Further complicating the intensity is the potential for misalignment between management and investors, and sometimes between the major investors. Investors can have different time horizons for when they hope to sell. Other times investors have different levels of capital to invest in follow-in rounds leading to different views on financing strategy. Investors also made their investments at different valuations, terms and ownership levels. Often investors can have varying views on strategy, capital requirements and operating plans. And, that is just differences you may encounter amongst your investors! Founders and senior executives might have differing views on all the above topics as well. And, they can feel misaligned with one or more of their major investors/board members as a result.  

For example, a broadly held view amongst Silicon Valley investors the past few years was to delay going public for as long as possible. Comparatively “cheap” capital for later-stage private companies was available and the temptation to raise private capital was strong. In some situations where a business didn’t yet have sufficient scale or predictability, staying private was advisable. But, in many cases the combination of cheaper capital and less business scrutiny led private companies to insufficiently focus on unit economics and value creation. Regardless of the specifics for any one company, the IPO timing debate highlights how financing decisions can lead to misalignment between and across management team members and investors. Having investors who have been long term trusted partners accustomed to transparent communication with the entrepreneur gives the company a clear advantage in getting through transactional times.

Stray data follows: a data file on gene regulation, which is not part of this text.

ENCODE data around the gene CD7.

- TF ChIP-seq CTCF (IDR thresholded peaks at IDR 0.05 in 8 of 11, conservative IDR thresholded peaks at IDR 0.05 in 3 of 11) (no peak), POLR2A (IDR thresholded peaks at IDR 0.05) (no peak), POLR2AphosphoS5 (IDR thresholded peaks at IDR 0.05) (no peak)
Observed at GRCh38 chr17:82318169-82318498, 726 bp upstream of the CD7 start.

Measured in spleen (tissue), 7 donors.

Some Questions to Consider 

While it is hard at the seed stage to be thinking around the corner to future financing rounds, potential IPOs or eventual M&A scenarios, it is critical to understand the experience and perspective of your seed investors. Are they committed to building a trust-based relationship with you over the long-term? Do they roll up their sleeves and continually add value at each stage of the company? Have they shown good judgement and sought alignment during financings and sales of prior companies? And, do they appear energized and culturally aligned with you and your team to build a great company over the long run? If you are answering yes to these questions, you and your investors are likely on an aligned and positive path to success. If you are just starting to evaluate outside capital and investors, I hope these thoughts and questions help you and your company achieve your goals! 

POSTED IN: Madrona News

Rainway Lets You Play Your PC Games On Mobile Devices Or Web Browsers

POSTED IN: Portfolio Company News

Echodyne Steers Its High-tech Radar Beam On Autonomous Cars With EchoDrive

POSTED IN: Portfolio Company News